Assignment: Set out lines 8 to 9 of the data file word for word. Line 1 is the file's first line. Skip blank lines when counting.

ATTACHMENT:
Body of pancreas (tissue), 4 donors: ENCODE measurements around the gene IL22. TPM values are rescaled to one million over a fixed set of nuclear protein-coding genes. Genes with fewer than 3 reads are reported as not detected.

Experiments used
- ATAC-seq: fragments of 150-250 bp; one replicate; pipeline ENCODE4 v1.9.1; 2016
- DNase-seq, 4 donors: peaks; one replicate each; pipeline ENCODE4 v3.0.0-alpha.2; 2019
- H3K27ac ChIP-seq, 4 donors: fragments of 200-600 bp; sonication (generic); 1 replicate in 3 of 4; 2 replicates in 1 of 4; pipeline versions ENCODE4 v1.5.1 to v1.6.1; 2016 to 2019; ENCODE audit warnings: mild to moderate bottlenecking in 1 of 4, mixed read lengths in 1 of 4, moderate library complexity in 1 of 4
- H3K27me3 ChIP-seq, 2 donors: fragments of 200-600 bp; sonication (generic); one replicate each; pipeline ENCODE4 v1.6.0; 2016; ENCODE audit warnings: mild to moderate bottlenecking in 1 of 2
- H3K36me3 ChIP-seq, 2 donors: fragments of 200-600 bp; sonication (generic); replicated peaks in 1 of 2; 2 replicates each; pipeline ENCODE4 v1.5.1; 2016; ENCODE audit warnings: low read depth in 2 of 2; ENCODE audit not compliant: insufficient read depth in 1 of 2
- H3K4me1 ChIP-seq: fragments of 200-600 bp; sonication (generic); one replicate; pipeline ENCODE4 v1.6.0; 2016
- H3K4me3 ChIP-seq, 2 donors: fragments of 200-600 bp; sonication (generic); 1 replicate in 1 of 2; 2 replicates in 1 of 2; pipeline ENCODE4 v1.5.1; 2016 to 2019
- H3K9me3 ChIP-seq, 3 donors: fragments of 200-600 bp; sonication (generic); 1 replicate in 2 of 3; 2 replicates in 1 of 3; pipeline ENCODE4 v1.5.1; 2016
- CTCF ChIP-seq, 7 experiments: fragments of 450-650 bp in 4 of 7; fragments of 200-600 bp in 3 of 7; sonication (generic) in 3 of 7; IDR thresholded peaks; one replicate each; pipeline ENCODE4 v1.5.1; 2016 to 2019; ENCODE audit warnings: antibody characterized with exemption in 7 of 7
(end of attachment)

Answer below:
- H3K4me1 ChIP-seq: fragments of 200-600 bp; sonication (generic); one replicate; pipeline ENCODE4 v1.6.0; 2016
- H3K4me3 ChIP-seq, 2 donors: fragments of 200-600 bp; sonication (generic); 1 replicate in 1 of 2; 2 replicates in 1 of 2; pipeline ENCODE4 v1.5.1; 2016 to 2019